No End in Sight For Syria but Turkish Involvement Welcomed
November 5th, 2012, Safa Khairy

No End in Sight For Syria but Turkish Involvement Welcomed

On the 15th of March 2011, also known as “The Day of Rage” in Syria, activists called for the fall of the regime of President Bashar Assad. Now 20 months later the violence has escalated and conflicting messages from the media about what is happening in Syria are reaching the public. A YouGov Omnibus survey of 2260 respondents, conducted between 15-22 October 2012 examines the views of KSA (n=1015), UAE (n=1015) and Syrian respondents (n=230) on events in Syria and the potential outcome.

  • 21% of respondents state “it’s somewhat likely” the conflict will end by the end of 2012 but the majority think it will take longer with 36% of respondents saying “it’s not so likely” and another 20% saying “it is not likely at all”.
  • 61% of respondents believe the majority of the population is against President Assad and his regime while 30% believe the population is evenly divided between the regime’s supporters and those against the regime and President Assad.
  • 62% of respondents believe that there will be no end to the violence in Syria until President Assad steps down.

After 20 months of Syrian civil war, the demand for involvement of international governments and institutions is clear 62% of respondents believe that the situation in Syria calls for even greater international involvement. However, respondents believe that the UN (35%), The Arab League (37%) and the United States of America (27%) have had no real impact on the situation; but Turkey’s role is viewed to have a somewhat positive impact by 29% of respondents. Respondents are particularly negative towards Iranian involvement and 38% of respondents state their involvement will have very negative impact on the situation. While some may be worried of extremist organizations such as Al Qaeda’s involvement in Syria (39%) almost a third (30%) do not view this as a concern.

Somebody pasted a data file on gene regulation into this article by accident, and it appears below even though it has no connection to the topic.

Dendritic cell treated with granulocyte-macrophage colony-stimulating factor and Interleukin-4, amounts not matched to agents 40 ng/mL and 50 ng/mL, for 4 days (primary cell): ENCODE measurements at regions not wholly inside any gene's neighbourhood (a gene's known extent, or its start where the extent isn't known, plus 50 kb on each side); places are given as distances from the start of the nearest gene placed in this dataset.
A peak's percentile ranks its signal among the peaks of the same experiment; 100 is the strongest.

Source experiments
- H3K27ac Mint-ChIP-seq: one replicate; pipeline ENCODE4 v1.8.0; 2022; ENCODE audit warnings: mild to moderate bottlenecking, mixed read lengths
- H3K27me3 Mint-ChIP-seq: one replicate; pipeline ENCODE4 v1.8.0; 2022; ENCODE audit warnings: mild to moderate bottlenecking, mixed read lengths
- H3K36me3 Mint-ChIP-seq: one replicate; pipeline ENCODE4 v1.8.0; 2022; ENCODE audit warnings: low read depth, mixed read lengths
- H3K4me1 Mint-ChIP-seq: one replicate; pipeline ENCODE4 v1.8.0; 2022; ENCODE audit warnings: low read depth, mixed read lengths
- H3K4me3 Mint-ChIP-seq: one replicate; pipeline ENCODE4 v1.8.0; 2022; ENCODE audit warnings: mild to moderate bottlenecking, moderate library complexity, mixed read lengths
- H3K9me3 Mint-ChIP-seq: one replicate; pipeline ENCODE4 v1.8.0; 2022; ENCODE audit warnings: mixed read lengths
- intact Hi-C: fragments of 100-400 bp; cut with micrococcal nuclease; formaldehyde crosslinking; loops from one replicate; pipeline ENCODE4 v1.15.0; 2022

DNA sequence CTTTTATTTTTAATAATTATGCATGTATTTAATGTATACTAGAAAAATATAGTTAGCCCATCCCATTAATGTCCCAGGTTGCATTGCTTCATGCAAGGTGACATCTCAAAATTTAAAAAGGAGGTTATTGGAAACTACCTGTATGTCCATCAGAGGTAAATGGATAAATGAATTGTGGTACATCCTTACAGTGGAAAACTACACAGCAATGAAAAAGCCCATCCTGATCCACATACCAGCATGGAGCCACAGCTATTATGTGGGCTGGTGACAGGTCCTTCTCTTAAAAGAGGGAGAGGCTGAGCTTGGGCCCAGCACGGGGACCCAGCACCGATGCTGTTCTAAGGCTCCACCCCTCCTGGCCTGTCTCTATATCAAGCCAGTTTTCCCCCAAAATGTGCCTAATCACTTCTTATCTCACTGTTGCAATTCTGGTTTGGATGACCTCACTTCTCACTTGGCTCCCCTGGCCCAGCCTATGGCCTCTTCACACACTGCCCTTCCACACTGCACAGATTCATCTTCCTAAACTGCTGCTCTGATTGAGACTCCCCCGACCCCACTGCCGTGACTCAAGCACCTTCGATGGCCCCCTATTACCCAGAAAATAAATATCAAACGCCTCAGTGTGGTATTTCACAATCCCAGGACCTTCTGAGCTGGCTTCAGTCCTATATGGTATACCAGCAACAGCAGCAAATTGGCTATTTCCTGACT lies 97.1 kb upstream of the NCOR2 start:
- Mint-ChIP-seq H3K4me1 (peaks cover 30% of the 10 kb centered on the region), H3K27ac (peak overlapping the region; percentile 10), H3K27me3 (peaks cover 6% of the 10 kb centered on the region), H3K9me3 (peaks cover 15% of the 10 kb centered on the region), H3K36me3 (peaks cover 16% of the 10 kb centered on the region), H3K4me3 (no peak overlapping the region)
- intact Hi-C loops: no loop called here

Security (67%), forming a democratically elected government (56%)and reducing sectarian violence (44%) are believed to be the main priorities for the improvement of Syria’s future. Improving health care, education and increasing women’s rights seem to be at the back end of the priority list as only 14%, 16% and 6% of respondents believe these social issues are priorities that will improve Syria’s future.

Next week YouGov examines respondents’ views on the media coverage of the Syrian civil war.